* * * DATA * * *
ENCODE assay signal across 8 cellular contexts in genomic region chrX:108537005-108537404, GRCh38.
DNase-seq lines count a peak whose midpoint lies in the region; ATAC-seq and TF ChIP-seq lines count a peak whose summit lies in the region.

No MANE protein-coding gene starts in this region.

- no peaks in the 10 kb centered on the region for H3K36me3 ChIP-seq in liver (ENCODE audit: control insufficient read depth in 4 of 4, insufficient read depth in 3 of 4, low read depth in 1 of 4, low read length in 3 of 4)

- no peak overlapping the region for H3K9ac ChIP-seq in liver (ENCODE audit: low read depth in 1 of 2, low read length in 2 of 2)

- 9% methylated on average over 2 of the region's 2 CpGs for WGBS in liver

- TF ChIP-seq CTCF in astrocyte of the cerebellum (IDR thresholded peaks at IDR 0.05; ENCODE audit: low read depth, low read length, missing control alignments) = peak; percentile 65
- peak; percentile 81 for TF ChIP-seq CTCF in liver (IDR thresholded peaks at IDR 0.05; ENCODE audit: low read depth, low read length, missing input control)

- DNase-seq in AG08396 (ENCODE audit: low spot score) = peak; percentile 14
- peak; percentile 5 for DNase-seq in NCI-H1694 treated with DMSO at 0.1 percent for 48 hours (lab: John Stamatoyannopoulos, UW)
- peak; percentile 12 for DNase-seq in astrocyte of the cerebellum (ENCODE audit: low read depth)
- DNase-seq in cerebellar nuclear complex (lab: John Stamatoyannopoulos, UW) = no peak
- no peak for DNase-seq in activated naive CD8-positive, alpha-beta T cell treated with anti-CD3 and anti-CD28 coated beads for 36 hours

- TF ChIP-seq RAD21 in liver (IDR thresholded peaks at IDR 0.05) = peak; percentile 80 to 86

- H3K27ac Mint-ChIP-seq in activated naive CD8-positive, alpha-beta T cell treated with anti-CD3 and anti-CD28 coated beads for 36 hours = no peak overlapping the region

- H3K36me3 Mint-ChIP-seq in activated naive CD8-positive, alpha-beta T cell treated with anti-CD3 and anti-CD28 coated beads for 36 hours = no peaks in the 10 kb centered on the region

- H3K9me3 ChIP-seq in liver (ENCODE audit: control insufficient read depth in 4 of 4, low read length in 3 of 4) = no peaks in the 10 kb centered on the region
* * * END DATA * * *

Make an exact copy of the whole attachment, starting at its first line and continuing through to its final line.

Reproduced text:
ENCODE assay signal across 8 cellular contexts in genomic region chrX:108537005-108537404, GRCh38.
DNase-seq lines count a peak whose midpoint lies in the region; ATAC-seq and TF ChIP-seq lines count a peak whose summit lies in the region.

No MANE protein-coding gene starts in this region.

- no peaks in the 10 kb centered on the region for H3K36me3 ChIP-seq in liver (ENCODE audit: control insufficient read depth in 4 of 4, insufficient read depth in 3 of 4, low read depth in 1 of 4, low read length in 3 of 4)

- no peak overlapping the region for H3K9ac ChIP-seq in liver (ENCODE audit: low read depth in 1 of 2, low read length in 2 of 2)

- 9% methylated on average over 2 of the region's 2 CpGs for WGBS in liver

- TF ChIP-seq CTCF in astrocyte of the cerebellum (IDR thresholded peaks at IDR 0.05; ENCODE audit: low read depth, low read length, missing control alignments) = peak; percentile 65
- peak; percentile 81 for TF ChIP-seq CTCF in liver (IDR thresholded peaks at IDR 0.05; ENCODE audit: low read depth, low read length, missing input control)

- DNase-seq in AG08396 (ENCODE audit: low spot score) = peak; percentile 14
- peak; percentile 5 for DNase-seq in NCI-H1694 treated with DMSO at 0.1 percent for 48 hours (lab: John Stamatoyannopoulos, UW)
- peak; percentile 12 for DNase-seq in astrocyte of the cerebellum (ENCODE audit: low read depth)
- DNase-seq in cerebellar nuclear complex (lab: John Stamatoyannopoulos, UW) = no peak
- no peak for DNase-seq in activated naive CD8-positive, alpha-beta T cell treated with anti-CD3 and anti-CD28 coated beads for 36 hours

- TF ChIP-seq RAD21 in liver (IDR thresholded peaks at IDR 0.05) = peak; percentile 80 to 86

- H3K27ac Mint-ChIP-seq in activated naive CD8-positive, alpha-beta T cell treated with anti-CD3 and anti-CD28 coated beads for 36 hours = no peak overlapping the region

- H3K36me3 Mint-ChIP-seq in activated naive CD8-positive, alpha-beta T cell treated with anti-CD3 and anti-CD28 coated beads for 36 hours = no peaks in the 10 kb centered on the region

- H3K9me3 ChIP-seq in liver (ENCODE audit: control insufficient read depth in 4 of 4, low read length in 3 of 4) = no peaks in the 10 kb centered on the region